Specialty Workers' Compensation Solutions

Insurance

Absentia Managed Care Solutions

Complex Claims Solution

Opioid and narcotic abuses are plaguing the workers’ compensation system.  According to the Center for Disease Control, “42 percent of workers with back injuries got an opioid prescription in the first year after injury… one year after the injury, 16 percent of those workers were still getting opioids.”  Accident Fund found that when opioids are prescribed, claims are “four times as likely to have a total cost of $100,000 or more compared with claims without any prescriptions.”  The WCRI study from 2011 concluded that Opioids represent “15 and 20 percent of all medical costs on longer term claims.”

It seems like all of the PBMs in the workers’ comp space have some form of service marketed to reduce opioid abuse.  The challenge with these “solutions” is that there is an innate disincentive for the PBMs to truly limited these high cost drugs because it runs contrary to their revenue stream.  We grew frustrated with our national PBM vendor so we built a unique collegial model with a nurse-driven enforcement process to transform the outcomes on these older cases.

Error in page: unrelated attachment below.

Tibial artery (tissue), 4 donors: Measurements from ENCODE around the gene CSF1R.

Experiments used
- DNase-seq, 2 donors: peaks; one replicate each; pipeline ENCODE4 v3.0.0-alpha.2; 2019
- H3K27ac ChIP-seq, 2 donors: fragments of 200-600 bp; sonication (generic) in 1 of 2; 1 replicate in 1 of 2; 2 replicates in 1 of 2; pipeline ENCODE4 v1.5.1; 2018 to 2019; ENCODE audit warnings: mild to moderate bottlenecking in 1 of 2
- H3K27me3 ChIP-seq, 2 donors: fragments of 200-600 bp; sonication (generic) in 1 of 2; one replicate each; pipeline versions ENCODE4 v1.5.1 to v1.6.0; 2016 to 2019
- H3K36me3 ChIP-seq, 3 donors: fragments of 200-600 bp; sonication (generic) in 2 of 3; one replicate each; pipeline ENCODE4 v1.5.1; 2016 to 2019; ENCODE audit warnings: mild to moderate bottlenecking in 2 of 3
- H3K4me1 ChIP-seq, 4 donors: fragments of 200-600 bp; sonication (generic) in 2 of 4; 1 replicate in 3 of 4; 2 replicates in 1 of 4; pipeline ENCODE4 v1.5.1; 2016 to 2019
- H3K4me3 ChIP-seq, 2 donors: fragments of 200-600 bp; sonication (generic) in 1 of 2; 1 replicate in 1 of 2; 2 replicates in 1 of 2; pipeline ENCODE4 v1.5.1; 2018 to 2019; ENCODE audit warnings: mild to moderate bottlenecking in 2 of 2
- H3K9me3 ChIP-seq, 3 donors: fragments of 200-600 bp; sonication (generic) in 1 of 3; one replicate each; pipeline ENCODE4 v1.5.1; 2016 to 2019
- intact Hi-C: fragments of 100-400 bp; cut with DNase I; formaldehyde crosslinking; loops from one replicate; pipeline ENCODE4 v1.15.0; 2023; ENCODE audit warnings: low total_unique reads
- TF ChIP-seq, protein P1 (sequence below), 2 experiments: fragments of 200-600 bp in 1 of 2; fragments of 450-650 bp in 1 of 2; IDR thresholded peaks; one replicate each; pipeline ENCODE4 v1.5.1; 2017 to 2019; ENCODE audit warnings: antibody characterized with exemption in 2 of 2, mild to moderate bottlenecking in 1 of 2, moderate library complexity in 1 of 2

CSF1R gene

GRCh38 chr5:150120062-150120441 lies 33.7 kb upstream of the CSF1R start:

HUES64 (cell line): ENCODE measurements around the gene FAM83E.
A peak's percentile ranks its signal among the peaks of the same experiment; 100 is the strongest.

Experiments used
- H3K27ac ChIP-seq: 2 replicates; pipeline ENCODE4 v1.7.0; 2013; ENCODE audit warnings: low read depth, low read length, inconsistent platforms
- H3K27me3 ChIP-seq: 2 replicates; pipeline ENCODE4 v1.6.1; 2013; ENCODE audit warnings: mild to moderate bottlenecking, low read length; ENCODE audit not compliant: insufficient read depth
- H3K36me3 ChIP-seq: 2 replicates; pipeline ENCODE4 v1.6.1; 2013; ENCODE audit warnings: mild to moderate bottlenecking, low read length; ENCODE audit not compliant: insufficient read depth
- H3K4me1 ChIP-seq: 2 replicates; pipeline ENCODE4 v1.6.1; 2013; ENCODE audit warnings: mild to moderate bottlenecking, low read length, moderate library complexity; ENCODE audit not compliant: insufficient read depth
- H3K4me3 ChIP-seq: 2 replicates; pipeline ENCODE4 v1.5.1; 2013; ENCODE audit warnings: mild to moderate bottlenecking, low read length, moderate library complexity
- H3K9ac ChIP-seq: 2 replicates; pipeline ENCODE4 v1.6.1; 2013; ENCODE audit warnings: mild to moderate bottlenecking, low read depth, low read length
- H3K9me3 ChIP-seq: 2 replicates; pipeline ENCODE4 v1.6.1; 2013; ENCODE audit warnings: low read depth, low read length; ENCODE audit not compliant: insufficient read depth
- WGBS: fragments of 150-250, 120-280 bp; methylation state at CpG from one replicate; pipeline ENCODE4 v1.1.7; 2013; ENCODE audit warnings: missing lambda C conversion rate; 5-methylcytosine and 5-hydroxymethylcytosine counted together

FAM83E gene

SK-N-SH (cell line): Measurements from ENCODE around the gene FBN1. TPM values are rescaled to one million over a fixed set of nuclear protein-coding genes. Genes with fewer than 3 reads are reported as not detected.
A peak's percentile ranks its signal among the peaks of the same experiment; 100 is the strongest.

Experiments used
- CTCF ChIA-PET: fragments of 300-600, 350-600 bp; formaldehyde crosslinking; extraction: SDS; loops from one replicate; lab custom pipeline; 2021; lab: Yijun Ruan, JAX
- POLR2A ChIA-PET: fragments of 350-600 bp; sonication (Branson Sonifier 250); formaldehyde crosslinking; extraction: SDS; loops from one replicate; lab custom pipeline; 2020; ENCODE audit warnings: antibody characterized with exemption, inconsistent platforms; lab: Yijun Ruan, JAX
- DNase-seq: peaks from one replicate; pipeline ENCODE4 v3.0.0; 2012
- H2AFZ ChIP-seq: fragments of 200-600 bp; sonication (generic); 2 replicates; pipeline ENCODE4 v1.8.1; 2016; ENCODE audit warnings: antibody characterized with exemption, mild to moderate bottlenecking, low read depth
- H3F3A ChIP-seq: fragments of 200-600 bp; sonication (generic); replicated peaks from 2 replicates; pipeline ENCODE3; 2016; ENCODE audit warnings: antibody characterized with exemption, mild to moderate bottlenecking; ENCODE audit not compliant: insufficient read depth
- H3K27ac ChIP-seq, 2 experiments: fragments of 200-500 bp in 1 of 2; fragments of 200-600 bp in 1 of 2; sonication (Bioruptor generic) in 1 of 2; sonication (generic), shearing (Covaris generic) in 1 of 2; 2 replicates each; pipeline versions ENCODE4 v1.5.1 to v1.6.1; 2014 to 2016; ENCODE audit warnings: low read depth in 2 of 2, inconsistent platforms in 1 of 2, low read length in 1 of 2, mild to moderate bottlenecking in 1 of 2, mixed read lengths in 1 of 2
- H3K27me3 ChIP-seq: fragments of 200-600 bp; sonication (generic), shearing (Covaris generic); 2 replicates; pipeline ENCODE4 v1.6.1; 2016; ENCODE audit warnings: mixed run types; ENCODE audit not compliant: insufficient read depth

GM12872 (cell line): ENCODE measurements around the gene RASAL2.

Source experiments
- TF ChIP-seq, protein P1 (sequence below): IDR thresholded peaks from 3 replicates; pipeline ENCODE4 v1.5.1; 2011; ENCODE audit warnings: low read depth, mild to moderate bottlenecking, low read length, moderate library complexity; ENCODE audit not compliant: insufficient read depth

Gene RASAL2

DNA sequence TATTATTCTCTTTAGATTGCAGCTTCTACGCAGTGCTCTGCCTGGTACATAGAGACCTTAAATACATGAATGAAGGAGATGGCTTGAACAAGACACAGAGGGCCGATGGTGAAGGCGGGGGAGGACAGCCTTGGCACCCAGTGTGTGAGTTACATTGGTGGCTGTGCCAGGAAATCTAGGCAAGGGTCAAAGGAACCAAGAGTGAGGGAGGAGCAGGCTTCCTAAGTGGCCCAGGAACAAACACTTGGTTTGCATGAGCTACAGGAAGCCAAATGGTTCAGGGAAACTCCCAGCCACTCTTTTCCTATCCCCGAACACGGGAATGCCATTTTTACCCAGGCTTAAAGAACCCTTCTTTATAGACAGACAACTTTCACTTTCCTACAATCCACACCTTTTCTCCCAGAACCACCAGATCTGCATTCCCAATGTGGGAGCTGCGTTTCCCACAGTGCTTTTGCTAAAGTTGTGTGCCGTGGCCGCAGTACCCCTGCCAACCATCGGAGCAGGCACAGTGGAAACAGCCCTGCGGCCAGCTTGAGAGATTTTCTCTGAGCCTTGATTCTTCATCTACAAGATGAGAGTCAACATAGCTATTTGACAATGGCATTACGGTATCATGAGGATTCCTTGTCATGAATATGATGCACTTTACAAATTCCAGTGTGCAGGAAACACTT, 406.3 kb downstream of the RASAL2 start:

RTW’s Complex Claims Solution targets older work comp claims that have chronic pain or narcotic abuse.  The service helps eliminate unnecessary future medical costs through a unique collegial intervention and management model.   The Complex Claims Solution brings together clinical expertise and a laser-like managed care oversight process to reduce reserves through:

  • Evidence-based clinical necessity
  • Drug price
  • Utilization control

RTW’s Complex Claims Solution reduces the medical reserves on claims that have been open anywhere from 6 months to 30 years.  We ensure that injured workers only receive appropriate medications and medical treatment.  The service can be integrated into the ID15 Care Management process, or utilized on an unbundled basis.  Our holistic approach of bringing clinical expertise and managed care together leads to an average reduction of 23% on the medical reserves.